allegiance of mankind (note that these three are brought together in a single sentence in 16:13). Satan is
meant to represent God, the Antichrist is the Christ of Satan. He has ten diadems (13:1) while Christ has
many (19:12). He has a blasphemous name (13:1) while Christ has a worthy name (19:11,12,16). He
causes men to worship Satan (13:4) while Christ brings men to worship and serve God (1:6, etc). He has had
a wound to death, but lives on (13:3,12,14) in a terrible parody of Christ who died on the cross and rosea
again. He has the power, throne and the authority of the Devil (13:2) and Christ shares the power, the throne
and the authority of God (12:5,10).

John calls the second beast the false prophet (16:13) and describes him in language that brings Christ to
mind. It has horns like a lamb (5:6) but speaks like a dragon (vs.11). Its activities are predominantly speech
related and he carries out similar activities with regard to the Antichrist that the Holy Spirit performs for
Christ. In this way he fashions those he draws in to form a kind of Church of the Antichrist. This is why
they need to be marked on the right hand or on the forehead with a mark that carries the name of the
Antichrist (13:16ff). This is clearly a parody of the seal of the living God on the foreheads of the faithful.

It is clear what John is saying about evil: in so many ways it is a parallel to good and truth, so much so, that
people are tricked and led astray.

The beast rising out of the sea (13:1,2) is like the dragon and shares similar characteristics. He represents
evil that has been against God and faithful men and women down through the ages. The sea is the home of
evil. The abyss. The descriptions of the beast can be found in Daniel but it is of immense power as it has
ten horns. For John, the beast represented the Roman empire and the seven heads were its emperors. The
blasphemous name comes from the trend among the emperors from the first century onwards to apply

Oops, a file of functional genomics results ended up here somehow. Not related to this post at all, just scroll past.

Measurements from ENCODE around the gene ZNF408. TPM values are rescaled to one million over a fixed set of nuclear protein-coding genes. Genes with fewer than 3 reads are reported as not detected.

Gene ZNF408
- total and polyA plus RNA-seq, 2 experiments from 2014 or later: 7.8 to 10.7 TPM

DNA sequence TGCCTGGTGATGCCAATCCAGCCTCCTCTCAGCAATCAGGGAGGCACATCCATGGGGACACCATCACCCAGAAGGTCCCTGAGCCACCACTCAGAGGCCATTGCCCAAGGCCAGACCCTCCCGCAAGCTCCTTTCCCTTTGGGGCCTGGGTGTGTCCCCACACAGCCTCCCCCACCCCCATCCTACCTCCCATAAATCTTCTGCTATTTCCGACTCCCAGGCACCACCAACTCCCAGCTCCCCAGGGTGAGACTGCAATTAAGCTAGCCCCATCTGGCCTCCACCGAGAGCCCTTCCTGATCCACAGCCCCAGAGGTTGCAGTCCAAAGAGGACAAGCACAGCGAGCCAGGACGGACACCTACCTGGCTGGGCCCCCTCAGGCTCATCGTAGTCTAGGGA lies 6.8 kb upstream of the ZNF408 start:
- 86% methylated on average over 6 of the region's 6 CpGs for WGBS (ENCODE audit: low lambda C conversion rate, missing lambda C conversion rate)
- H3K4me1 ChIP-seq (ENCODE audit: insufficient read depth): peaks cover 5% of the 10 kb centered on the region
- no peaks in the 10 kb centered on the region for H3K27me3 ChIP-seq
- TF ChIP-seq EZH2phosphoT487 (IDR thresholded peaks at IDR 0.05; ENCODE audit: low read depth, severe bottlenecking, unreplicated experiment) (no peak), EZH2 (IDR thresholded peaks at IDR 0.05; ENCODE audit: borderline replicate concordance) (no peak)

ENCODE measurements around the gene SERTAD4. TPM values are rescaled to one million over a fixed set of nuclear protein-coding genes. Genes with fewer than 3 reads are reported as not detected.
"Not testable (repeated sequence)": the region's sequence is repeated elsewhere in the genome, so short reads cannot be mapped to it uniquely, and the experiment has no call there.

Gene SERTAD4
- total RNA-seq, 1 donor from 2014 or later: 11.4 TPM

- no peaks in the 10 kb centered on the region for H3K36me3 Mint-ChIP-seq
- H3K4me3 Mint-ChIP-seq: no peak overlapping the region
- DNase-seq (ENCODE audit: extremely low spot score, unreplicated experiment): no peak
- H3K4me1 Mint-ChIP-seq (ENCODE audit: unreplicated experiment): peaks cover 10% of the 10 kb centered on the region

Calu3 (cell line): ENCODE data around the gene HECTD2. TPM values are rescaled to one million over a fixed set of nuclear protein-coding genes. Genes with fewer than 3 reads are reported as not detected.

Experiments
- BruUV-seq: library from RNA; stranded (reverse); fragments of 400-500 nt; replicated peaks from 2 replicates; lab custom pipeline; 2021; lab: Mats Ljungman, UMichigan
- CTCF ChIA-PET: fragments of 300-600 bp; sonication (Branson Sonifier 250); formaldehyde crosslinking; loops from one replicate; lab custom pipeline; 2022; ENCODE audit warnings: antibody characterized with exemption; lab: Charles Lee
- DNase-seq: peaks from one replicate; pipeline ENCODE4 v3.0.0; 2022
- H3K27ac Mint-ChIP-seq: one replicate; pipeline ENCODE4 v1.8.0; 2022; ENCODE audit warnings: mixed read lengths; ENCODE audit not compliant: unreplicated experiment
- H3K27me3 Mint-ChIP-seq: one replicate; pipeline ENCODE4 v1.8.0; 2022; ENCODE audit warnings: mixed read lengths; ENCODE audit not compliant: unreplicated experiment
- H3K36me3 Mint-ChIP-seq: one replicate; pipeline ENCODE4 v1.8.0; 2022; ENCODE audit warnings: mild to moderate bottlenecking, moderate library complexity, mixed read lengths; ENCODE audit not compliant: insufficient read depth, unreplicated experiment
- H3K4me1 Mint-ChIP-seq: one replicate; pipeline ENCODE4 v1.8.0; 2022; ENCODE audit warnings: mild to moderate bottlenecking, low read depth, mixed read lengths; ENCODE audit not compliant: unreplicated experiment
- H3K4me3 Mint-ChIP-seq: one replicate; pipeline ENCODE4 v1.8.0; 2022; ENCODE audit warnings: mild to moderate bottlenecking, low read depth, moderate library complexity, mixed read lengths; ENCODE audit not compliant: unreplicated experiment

divine titles to their office. They had been referred to as God, the Son of God and finally, with Domitian,
Lord and God.

It is helpful to go back to the story of Daniel, where we read Nebuchadnezzar ha dbeen turned into a beast
with eagle’s feathers because of his idolatry. It was only when he had accepted that the most High controls
the sovereignty of the world and gives it to whom he wills that he was returned to human form (Dan
4:17,25,32). Political power is a gift from God. If the ruler turns himself into a god and allows himself to
be worshipped and they insist that the people worship him, they cease to be human and become beasts
instead. This is how John sees the emperor. He is taking what truly belongs to God. This beast has ten
horns, was like a leopard, its feet were like those of a bear and its mouth was like a lion’s mouth. It has
all of the characteristics of Daniel’s beasts though in reverse order. This beast (particularly its emperor) has
all of the hallmarks of a worldly and tyrannical empire.

Here, we can see clearly the parallel that John is running with the Christ of God. It is said that the dragon
gave his power and his throne and great authority to the beast. But, the dragon had already been
defeated and had been thrown out of heaven. What authority does he really have on earth? Clearly, while he
has lost his throne, he has not lost his power. KEY POINT HERE: Again, we can ask, what authority does
he have on earth? He only has authority when men and women are content to recognize his authority. Satan
is a usurper among men (Beasley-Murray). He is called the god of this world and the prince of this world,
only because men and women are prepared to call him by that title (2 Cor 4:4; Jn 12:31). Isn’t this what we
find in the temptation story, where Satan tempts Jesus by offering him all of the nations of the world Matt
4:8f; Lk 4:6). He is the father of lies, offering what is not in his power to grant. The Christ of God spurned
the offer of the Devil to have dominion over the whole world and in return was offered the throne by God his
Father. The Christ of the Devil accepts the power and authority that the Devil can give and takes up his
throne in this world.

In verse 3 we see this parody at its clearest: I saw one of the heads as though it had been slaughtered to
death. This is the same phrase in Greek that is used in 5:6 to speak of the Lamb who was found worthy. He
looked as though he had been slaughtered.

The beast, though mortally wounded was healed and lived. This is why the world came to follow him, he
rose from the dead. Sadly, the Christ of God had also risen from the dead but they called that a lie (Matt
28:13ff) and folly (Acts 26:24). But when the Christ of the Devil appears to do the same thing, the world
worships him! Madness.

John has in mind here Nero. He committed suicide in 68 AD and the whole of Rome rejoiced at the death of
the tyrant. But that joy was quickly turned to fear when his follower began to say that he was not dead and